### DFT calculations

The moiré unit cell for the free-standing 2H WSe_{2}/MoSe_{2} HTL with a twist angle of 3.1° contains 2,979 atoms. To calculate the band structure, we first relax the atomic positions using classical force fields as implemented in the LAMMPS code^{51} (Supplementary Discussion 4 provides details on the HTL geometry and atomic relaxations). DFT calculations were carried out on the relaxed structure using the linear-scaling DFT code SIESTA^{52}. We employ the local-density-approximation exchange–correlation functional^{53}, with a double-zeta plus polarization pseudoatomic orbital basis set, a mesh cutoff of 300 Ry and a vacuum region between periodic images of 15 Å. Spin–orbit coupling was included via the ‘onsite’ approximation^{54}. Electron–ion interactions are described by fully relativistic Troulliers–Martins pseudopotentials^{55}.

For calculations with a non-zero vertical electric field, the same atomic positions as in the zero-field case are used, and we employ a slab dipole correction, in which the electric field used to compensate the dipole of the system is self-consistently computed in every iteration^{56}. Supplementary Discussion 4 reports the DFT band structures with and without the electric field as well as selected wavefunctions of Γ-valley and ±K-valley bands.

###
*t*–*U*–\({{{V}}}\) Hamiltonian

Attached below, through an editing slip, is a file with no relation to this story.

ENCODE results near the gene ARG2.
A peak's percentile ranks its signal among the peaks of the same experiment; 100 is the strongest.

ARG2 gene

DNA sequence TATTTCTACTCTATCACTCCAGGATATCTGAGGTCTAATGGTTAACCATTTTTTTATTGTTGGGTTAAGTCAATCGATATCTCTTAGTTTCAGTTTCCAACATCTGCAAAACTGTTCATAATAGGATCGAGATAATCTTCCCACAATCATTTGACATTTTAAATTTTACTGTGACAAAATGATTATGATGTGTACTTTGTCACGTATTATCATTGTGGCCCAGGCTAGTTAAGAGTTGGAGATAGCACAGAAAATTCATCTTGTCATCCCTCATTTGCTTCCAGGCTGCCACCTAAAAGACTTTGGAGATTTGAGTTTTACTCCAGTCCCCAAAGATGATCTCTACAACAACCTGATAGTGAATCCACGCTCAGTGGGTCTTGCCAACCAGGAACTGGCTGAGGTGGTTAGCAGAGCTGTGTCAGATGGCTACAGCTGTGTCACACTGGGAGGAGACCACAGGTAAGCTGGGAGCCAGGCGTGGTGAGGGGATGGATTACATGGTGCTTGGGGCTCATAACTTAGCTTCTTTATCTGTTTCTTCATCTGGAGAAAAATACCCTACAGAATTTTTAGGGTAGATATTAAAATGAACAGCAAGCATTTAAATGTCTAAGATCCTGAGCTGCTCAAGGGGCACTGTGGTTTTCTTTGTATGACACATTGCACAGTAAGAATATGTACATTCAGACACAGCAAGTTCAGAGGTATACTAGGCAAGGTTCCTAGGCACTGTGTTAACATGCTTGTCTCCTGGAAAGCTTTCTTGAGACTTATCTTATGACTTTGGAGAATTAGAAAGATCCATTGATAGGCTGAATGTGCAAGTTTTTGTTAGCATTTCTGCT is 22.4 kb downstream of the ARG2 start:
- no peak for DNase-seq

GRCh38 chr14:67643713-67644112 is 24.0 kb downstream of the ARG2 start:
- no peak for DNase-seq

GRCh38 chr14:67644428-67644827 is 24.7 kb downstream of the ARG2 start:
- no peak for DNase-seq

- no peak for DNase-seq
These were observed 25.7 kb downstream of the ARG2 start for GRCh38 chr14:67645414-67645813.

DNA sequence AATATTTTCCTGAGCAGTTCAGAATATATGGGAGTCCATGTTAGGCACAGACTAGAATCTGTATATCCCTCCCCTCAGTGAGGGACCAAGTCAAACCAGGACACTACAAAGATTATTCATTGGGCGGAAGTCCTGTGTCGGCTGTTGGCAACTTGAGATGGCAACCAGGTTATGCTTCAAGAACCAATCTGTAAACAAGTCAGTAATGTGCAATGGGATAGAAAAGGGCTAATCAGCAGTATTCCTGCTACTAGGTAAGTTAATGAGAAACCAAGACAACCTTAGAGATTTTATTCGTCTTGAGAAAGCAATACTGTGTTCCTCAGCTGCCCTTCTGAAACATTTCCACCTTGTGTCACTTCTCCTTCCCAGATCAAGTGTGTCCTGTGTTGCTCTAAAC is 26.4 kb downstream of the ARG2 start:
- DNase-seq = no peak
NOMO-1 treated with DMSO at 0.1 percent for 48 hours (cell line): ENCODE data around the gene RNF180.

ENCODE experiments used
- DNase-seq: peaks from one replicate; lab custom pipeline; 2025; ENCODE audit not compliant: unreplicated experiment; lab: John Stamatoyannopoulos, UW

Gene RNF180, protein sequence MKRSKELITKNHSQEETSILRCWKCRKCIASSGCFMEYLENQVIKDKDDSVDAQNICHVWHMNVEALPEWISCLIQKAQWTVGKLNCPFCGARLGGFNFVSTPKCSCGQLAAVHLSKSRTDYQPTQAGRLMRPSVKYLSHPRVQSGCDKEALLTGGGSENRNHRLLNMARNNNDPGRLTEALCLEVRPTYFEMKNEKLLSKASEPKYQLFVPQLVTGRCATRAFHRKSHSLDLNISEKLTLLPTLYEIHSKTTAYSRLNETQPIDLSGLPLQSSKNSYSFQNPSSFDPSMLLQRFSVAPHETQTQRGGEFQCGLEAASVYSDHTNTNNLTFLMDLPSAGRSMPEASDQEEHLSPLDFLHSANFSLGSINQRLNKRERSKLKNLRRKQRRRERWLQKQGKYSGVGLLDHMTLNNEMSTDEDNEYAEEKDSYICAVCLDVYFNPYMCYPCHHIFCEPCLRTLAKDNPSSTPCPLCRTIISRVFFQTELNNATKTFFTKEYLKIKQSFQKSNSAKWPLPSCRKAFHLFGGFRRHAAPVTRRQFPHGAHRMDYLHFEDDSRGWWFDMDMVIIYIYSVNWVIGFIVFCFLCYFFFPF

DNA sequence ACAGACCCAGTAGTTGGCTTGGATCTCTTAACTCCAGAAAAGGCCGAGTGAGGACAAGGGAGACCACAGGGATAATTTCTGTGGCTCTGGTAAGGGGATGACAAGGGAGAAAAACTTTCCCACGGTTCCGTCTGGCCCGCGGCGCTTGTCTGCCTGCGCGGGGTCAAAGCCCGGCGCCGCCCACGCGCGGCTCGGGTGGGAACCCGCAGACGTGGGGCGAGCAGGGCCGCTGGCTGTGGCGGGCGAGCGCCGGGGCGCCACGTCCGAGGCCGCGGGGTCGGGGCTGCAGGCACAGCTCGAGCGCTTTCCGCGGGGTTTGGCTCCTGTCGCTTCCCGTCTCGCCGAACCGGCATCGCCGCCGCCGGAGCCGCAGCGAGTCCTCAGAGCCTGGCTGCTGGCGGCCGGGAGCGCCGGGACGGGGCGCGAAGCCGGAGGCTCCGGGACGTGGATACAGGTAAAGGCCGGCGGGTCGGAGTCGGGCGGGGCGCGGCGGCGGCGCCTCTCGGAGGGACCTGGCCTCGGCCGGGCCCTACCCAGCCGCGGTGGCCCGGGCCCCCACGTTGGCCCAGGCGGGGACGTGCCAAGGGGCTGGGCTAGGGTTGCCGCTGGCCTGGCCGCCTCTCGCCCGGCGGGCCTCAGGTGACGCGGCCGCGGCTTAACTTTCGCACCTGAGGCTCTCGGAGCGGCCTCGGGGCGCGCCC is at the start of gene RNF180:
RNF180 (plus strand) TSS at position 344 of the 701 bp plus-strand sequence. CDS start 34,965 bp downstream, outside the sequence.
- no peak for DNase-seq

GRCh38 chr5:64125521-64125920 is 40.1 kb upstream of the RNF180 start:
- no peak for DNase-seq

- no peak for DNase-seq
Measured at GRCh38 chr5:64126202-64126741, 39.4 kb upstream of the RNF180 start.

We analyse a three-orbital *t*–*U*–\({{{V}}}\) Hamiltonian in the *t*/*U* → 0 limit. In this limit, each moiré site can be occupied by at most one hole and no hopping between moiré sites is allowed. To find which configuration of holes *n*_{i} (where *i* labels the various moiré sites corresponding to L2 K, Γ_{A} and Γ_{B} orbitals) minimizes the total energy, we use an annealing approach formulated using Monte Carlo simulations. The total energy is given by

where *ε*_{A}, *ε*_{B} and *ε*_{K}(*V*_{E}) denote the onsite energies of the Γ_{A}, Γ_{B} and L2 K orbitals, respectively. Note that the onsite energy of the L2 K orbital (relative to that of Γ orbitals) depends on the applied electrostatic potential *V*_{E}. From our DFT calculations, we estimate *ε*_{A} − *ε*_{B} ≈ 20 meV, independent of *V*_{E}. Also, \({{{V}}}(| {{{{\bf{r}}}}}_{i}-{{{{\bf{r}}}}}_{j}| )=\frac{\exp (-| {{{{\bf{r}}}}}_{i}-{{{{\bf{r}}}}}_{j}| /{L}_{0})}{\epsilon | {{{{\bf{r}}}}}_{i}-{{{{\bf{r}}}}}_{j}| }\) denotes the screened Yukawa interaction between the holes located at positions **r**_{i} and **r**_{j}, where *ϵ* is the dielectric constant (which we set to 4.5) and *L*_{0} is the characteristic screening length (which we set to 2 nm). As the K-derived states are highly localized on the L2 WSe_{2} layer, the corresponding hole positions are assumed to lie in the plane of the layer. In contrast, our DFT calculations show that the Γ-derived states are delocalized across both WSe_{2} layers, and we, therefore, assume that the corresponding hole positions lie at the midpoint between the layers.

## Data availability

The dataset generated and analysed during the current study is available at https://doi.org/10.17861/f4e79017-4043-4318-9315-0793e1fddabc. Source data are provided with this paper.

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## Acknowledgements